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The preexisting Romaniote communities often were absorbed into the larger, wealthier Sephardic Ladino-speaking ones that eventually became largely synonymous with Greek Jewry.
“People don’t know about the Romaniote ancient Jewish community,” Battinou said. “Thessaloniki was so massive and successful, it overshadowed everything.”
It was only on isolated islands and in the rugged mountains of western Greece that the Romaniotes remained the dominant tradition, and Ioannina was the largest of these communities.
By the start of the 20th century, some 4,000 Romaniote Jews lived in Ioannina. But amid the economic hardship and the turmoil that accompanied the breakup of the Ottoman Empire, many joined their Greek compatriots and emigrated.
Most went to the United States and Palestine, setting up Romaniote synagogues in New York City and Jerusalem. Later, a third was established in Tel Aviv. At the start of World War II, about 2,000 Jews remained in Ioannina.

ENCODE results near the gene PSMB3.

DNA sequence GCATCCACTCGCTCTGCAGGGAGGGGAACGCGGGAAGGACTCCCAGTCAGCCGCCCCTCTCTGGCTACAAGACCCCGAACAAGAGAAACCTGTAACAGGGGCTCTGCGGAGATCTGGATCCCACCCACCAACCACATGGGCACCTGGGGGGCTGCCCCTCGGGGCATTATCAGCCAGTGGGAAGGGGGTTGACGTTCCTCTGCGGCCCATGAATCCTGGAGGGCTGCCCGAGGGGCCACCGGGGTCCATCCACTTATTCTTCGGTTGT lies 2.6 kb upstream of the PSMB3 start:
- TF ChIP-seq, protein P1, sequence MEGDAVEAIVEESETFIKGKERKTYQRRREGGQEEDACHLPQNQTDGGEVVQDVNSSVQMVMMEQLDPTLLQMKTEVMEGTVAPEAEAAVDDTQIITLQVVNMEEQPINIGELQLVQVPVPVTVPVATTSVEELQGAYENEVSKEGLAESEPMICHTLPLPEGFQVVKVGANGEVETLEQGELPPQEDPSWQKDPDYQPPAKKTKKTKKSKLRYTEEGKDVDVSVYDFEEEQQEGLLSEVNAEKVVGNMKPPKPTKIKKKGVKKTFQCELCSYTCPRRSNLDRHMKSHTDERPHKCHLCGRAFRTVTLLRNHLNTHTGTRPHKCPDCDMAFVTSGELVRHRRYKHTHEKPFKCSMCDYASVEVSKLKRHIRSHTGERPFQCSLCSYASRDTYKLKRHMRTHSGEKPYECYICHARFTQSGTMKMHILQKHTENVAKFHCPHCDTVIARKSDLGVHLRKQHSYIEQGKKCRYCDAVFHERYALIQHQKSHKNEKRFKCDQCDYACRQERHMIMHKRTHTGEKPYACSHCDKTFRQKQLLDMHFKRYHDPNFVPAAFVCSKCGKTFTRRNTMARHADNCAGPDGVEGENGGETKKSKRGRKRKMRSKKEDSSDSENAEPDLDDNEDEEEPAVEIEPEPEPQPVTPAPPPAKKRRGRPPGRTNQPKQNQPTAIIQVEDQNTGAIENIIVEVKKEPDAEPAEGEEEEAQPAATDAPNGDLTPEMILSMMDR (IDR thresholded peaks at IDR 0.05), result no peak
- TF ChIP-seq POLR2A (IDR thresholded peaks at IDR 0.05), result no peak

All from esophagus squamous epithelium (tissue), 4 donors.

On March 25, 1944, the German Nazi occupiers rounded up the Jews of Ioannina. As snow fell, they were put into open trucks and taken to a nearby city. From there, a nine-day rail journey took them to Auschwitz.
The names of the town’s 1,832 Jews who were murdered are carved on marble tablets on the walls of the synagogue. Among the dead were more than 500 children under the age of 13.
Only 112 Ioannina Jews survived the death camps. Another 69 escaped the roundup, hiding with Christian families or fleeing into the mountains, where some fought with the Greek resistance. When they returned to Ioannina, many found their properties looted and homes occupied.
But it was not just the people who were wiped out. Centuries of tradition disappeared, too.
“Oral tradition is very dependent on the third generation – all the grandfathers and grandmothers disappeared, were murdered, all at once,” Battinou said. Among the few survivors was her grandmother Zanet, after whom she is named.
“The youth who survived only perpetuated what parts they remembered,” she said.